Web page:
Finding the optimal value of k in the k-nearest-neighbor classifier: is this cross-validation?

I have collected 1000 data points with each data point belonging to eight categories. I would like to be able to correctly estimate the categories of any new data by using the k-nearest-neighbor classifier. This requires me to find the best value of the hyperparameter k. What I would like to do is to try various values of k, maybe from 1 to 40, then take every data point that I have (because why not use them all?) and see if it is correctly classified using the given value of k. Then for each k I will get an overall error proportion (how many of my data points were correctly classified) and I will use the k that gave the lowest error. Is this a reasonable way to do this? What is this method called; is it cross-validation where the size of each verification data set is equal to one? Is that the same as leave-one-out cross-validation?

That's almost right, but there's one extra step needed, which is to fit the model and choose $k$ using different sets of data (fitting in the case of knn being just remembering all the data points). If you fit the model and select the hyperparameters on the same set, the error will underestimate the true generalization error, which is the error you'd see on new data drawn from the same distribution. This means the classifier may do worse on new data than you'd expect. Cross validation is a way to choose $k$ that tries to minimize the generalization error.

Here's how to select $k$ using $d$-fold cross validation. It's usually called $k$-fold, but we're using $k$ to talk about the number of neighbors.

1. Split the data into $d$ disjoint, similarly-sized subsets
2. Hold out the first set. This is called the validation set.
3. Train your classifier on the remaining data. In the case of knn classification, just remember all the data.
4. For each value of $k$:
• Classify each point in the validation set, using its $k$ nearest neighbors in the training set
• Record the error
5. Repeat steps 1-4 for all $d$ choices of the validation set.
6. For each choice of $k$, find the average error across validation sets. Choose the value of $k$ with the lowest error.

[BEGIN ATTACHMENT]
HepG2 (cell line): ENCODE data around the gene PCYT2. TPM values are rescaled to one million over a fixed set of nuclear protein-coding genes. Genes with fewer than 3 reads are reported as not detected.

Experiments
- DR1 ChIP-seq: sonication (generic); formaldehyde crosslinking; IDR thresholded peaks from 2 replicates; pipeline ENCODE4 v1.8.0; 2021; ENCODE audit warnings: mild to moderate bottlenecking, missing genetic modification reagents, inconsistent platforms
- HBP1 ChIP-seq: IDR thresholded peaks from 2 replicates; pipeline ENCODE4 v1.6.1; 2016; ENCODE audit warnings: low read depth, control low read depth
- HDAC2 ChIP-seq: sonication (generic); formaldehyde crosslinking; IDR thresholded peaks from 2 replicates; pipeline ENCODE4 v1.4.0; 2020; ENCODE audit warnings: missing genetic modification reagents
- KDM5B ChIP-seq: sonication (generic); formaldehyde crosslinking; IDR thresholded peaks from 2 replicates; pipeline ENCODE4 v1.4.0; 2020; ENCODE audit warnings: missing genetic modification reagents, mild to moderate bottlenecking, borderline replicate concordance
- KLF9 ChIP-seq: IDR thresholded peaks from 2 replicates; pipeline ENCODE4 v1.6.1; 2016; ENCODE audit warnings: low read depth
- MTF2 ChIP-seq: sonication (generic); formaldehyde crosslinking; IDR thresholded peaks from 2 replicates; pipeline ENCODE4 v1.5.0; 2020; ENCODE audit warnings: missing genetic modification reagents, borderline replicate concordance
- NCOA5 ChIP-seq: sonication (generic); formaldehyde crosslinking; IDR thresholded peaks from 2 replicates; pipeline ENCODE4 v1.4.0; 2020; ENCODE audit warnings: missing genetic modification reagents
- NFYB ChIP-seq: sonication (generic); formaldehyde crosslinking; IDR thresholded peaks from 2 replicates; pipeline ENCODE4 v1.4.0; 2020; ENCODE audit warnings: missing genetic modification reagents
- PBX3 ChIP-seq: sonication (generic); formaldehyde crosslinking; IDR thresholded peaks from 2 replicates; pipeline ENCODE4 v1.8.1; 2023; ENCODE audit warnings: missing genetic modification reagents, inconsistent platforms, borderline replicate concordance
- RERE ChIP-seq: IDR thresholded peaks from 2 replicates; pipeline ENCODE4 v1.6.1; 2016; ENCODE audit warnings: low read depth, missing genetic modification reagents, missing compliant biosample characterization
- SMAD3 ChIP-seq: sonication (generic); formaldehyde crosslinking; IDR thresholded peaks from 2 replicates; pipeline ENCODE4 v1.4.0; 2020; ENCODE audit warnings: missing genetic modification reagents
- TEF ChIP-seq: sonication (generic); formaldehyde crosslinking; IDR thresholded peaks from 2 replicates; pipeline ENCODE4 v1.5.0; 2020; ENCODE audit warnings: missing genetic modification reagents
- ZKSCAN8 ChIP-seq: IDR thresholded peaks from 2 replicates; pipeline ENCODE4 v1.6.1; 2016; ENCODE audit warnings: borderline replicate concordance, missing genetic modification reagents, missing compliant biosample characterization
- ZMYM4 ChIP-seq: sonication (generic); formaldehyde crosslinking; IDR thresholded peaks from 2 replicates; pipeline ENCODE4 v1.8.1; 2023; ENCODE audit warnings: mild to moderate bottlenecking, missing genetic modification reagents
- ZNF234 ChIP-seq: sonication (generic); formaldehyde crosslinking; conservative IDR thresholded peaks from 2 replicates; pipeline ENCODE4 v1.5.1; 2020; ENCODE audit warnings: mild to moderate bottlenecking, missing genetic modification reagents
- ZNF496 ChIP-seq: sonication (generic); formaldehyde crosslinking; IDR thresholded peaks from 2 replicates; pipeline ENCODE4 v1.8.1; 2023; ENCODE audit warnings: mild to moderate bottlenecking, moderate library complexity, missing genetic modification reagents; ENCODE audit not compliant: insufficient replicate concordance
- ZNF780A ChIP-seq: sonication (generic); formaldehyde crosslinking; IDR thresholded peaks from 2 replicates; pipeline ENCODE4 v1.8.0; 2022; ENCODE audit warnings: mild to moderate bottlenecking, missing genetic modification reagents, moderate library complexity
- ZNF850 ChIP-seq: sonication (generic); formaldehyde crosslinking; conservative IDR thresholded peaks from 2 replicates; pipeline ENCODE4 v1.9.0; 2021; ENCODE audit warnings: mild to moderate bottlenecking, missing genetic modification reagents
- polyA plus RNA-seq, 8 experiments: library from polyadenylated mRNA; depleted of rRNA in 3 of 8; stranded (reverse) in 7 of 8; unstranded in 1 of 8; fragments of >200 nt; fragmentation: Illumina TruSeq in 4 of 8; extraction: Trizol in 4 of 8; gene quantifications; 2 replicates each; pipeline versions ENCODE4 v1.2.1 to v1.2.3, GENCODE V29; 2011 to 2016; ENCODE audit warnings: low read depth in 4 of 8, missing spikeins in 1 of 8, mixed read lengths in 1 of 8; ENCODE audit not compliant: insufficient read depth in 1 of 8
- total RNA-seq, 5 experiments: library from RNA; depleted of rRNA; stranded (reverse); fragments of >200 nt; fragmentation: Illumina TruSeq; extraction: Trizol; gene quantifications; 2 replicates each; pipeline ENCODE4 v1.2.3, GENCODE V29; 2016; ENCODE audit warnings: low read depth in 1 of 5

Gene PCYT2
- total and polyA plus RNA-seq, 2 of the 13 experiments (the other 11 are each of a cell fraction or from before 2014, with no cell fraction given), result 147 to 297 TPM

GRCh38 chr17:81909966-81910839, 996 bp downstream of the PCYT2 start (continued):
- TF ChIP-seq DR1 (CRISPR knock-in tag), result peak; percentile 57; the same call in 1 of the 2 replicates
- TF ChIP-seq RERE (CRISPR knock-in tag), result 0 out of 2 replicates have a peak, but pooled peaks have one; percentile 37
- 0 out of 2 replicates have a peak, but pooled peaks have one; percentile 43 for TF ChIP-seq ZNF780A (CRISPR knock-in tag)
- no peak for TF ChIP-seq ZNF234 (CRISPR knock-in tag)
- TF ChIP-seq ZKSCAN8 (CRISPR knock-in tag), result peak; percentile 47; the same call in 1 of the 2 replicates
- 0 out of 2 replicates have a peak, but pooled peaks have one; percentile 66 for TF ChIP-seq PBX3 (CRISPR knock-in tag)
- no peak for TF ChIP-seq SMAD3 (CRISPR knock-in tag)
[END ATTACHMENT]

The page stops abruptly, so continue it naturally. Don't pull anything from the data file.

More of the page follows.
7. Construct a final classifier using all of the original data and the chosen value of $k$. This is what you'd use to classify new points.

In the case where $d$ is equal to the number of data points (i.e. each validation set contains a single point), this is called leave-one-out cross validation.

If you want to estimate the generalization error of the final classifier, some extra work is needed. You can't just take the error on the validation sets, because $k$ was chosen to minimize this, so it's an underestimate of the true generalization error. Another way of thinking about this is that procedure for choosing $k$ has to be considered part of the learning algorithm. The simplest thing to do is test the final classifier on a separate set of data you held out at the beginning (called the test set). This is a reasonable option if you have lots of data and a slow algorithm. Another option that takes longer but uses the data more efficiently is to use cross validation again. Here, there will be an 'outer' cross validation loop, where the held-out data is called the test set. At each step, you further split the data into training and validation sets and run a nested, 'inner' cross validation loop to choose $k$, as above. The final generalization error is estimated by classifying the test sets and averaging their errors.

$k$ nearest neighbors isn't exactly "trained" per-se, in that what you see is what you get. However it does explicitly depend on where your data is and how clustered it is. Areas with a lot of different features (say, binary) will give you ambiguous results. Leaving data out will give you some sense of the variance you would expect to see when you end up adding more data later on. So this is more of a grid-search than bonafide cross validation.

As an example, imagine your points are coming from some spatial distribution (along with some binary features), for example clustering in various areas spatially (but not necessarily feature-wise). In this case looking at random subsets of your data would give you some impression of where your nearest neighbor algorithm is doing the best and worst, with respect to the expected number of points in a certain cluster.

• Okay, thanks. But doesn't it help more to consider the whole data rather than a random subset of the data in order to find the best value of k? I mean, doing that gives me more information, right? – Sid May 27 '16 at 21:52
• Also, I understand now that this is grid-search, which is quite easy to do here because I only have one hyperparameter, but I am not quite sure what that has to do with the comparison between using a limited number of data points and the full data set. Could you please clarify? – Sid May 27 '16 at 21:54
• If you are restricting yourself to just your data, and don't anticipate to get more data in the future, then perhaps considering your full data set is reasonable. – Alex R. May 27 '16 at 21:56
• I do expect to get more data in the future though. Should I restrict myself to a part of the dataset in order to prevent overtraining? And if I do that, would this method then be considered to be cross-validation? – Sid May 27 '16 at 22:00